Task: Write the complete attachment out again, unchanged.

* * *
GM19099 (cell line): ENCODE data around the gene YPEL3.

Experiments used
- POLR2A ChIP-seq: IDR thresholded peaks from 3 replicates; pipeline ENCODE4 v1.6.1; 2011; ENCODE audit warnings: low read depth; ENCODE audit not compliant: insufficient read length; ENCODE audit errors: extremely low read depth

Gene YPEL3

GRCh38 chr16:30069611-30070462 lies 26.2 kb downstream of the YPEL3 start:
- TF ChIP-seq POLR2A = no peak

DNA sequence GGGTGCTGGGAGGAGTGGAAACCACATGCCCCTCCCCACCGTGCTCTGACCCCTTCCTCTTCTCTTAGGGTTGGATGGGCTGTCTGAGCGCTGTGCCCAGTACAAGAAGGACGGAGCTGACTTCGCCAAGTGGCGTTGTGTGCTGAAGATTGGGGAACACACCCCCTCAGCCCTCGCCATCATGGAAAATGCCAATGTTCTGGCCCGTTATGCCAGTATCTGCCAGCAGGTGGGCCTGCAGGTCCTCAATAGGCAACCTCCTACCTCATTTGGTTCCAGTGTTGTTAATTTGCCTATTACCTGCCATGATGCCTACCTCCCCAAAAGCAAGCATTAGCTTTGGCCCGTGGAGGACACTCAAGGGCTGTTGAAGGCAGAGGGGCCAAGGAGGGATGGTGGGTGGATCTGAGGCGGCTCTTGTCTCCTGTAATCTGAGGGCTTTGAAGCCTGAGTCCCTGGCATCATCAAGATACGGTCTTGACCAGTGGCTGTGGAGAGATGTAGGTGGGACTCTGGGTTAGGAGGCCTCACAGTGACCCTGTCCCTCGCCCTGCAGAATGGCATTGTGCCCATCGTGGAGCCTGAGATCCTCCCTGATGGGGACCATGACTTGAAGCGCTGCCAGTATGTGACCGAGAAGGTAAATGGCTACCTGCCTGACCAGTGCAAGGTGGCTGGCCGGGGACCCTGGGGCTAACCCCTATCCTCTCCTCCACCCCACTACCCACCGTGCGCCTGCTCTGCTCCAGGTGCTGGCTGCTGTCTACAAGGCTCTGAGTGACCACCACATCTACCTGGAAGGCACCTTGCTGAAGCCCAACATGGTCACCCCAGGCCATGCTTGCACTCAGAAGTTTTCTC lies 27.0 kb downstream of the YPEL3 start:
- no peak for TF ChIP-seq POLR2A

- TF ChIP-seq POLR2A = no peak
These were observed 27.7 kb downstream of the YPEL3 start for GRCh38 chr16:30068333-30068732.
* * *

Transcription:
GM19099 (cell line): ENCODE data around the gene YPEL3.

Experiments used
- POLR2A ChIP-seq: IDR thresholded peaks from 3 replicates; pipeline ENCODE4 v1.6.1; 2011; ENCODE audit warnings: low read depth; ENCODE audit not compliant: insufficient read length; ENCODE audit errors: extremely low read depth

Gene YPEL3

GRCh38 chr16:30069611-30070462 lies 26.2 kb downstream of the YPEL3 start:
- TF ChIP-seq POLR2A = no peak

DNA sequence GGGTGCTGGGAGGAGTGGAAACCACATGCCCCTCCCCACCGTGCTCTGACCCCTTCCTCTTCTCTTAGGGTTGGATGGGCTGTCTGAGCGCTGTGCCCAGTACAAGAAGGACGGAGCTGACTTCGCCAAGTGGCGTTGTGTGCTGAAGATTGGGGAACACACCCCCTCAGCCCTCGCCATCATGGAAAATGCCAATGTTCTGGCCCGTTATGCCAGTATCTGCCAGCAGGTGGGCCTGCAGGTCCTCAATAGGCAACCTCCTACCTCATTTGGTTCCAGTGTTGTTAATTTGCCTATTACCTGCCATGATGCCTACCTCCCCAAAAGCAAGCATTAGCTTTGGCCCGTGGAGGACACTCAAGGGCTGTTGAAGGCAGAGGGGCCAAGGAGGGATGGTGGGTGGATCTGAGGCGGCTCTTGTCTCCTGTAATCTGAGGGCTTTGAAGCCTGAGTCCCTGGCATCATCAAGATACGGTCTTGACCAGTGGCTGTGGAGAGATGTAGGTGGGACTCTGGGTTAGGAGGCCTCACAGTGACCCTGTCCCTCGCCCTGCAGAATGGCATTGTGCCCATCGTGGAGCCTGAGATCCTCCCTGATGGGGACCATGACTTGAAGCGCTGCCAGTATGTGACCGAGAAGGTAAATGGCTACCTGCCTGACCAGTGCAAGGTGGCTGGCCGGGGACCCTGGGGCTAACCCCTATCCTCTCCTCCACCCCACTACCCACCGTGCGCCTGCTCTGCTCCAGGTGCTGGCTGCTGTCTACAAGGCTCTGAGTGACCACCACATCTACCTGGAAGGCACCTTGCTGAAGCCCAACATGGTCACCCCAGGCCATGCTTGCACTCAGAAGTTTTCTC lies 27.0 kb downstream of the YPEL3 start:
- no peak for TF ChIP-seq POLR2A

- TF ChIP-seq POLR2A = no peak
These were observed 27.7 kb downstream of the YPEL3 start for GRCh38 chr16:30068333-30068732.